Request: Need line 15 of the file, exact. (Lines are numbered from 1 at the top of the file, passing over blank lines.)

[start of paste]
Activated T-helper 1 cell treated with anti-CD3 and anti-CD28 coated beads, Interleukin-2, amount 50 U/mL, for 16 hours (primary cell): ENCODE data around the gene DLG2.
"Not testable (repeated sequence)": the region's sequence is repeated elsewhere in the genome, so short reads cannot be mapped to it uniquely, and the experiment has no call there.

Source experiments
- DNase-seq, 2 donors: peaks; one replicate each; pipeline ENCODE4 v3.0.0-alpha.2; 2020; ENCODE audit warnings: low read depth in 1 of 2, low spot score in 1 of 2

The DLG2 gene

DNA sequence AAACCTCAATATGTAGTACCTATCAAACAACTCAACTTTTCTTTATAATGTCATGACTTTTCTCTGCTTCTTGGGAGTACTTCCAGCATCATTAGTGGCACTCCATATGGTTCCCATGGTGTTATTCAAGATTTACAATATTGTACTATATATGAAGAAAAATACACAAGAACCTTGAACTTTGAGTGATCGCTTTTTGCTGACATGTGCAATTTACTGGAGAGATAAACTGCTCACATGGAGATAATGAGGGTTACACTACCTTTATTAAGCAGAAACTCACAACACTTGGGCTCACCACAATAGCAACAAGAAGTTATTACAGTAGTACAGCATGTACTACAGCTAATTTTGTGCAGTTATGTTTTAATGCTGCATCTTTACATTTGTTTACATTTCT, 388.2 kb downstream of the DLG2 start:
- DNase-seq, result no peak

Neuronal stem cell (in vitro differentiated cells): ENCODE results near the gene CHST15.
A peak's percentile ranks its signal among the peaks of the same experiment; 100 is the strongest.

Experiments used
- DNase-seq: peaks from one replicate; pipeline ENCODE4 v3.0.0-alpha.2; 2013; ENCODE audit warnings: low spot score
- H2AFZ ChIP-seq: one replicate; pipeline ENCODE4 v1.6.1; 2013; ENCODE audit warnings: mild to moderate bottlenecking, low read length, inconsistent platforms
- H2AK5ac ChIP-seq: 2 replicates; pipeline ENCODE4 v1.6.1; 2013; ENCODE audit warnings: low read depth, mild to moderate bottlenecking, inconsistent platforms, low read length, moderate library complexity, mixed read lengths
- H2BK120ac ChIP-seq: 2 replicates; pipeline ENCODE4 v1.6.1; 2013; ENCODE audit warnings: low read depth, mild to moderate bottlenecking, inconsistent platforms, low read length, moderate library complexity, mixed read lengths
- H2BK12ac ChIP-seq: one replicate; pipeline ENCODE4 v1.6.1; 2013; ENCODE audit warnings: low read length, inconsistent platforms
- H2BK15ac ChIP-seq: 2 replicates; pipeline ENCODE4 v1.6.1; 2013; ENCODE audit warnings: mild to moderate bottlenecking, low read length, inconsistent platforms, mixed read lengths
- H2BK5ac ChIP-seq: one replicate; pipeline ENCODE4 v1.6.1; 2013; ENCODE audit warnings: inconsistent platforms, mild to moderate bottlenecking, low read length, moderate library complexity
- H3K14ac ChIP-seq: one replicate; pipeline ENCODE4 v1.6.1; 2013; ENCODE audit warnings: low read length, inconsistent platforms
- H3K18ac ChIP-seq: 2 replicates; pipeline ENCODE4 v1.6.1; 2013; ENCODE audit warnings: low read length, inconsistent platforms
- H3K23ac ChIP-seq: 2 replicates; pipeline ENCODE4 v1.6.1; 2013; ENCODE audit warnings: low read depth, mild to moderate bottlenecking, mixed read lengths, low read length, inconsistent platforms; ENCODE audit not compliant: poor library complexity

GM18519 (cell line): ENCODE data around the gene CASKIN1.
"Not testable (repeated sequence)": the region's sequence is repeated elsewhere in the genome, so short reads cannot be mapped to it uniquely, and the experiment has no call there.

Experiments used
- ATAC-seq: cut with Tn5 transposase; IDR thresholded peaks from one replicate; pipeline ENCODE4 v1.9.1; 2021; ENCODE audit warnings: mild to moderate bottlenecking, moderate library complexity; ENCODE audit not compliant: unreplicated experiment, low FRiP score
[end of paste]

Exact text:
- H2BK12ac ChIP-seq: one replicate; pipeline ENCODE4 v1.6.1; 2013; ENCODE audit warnings: low read length, inconsistent platforms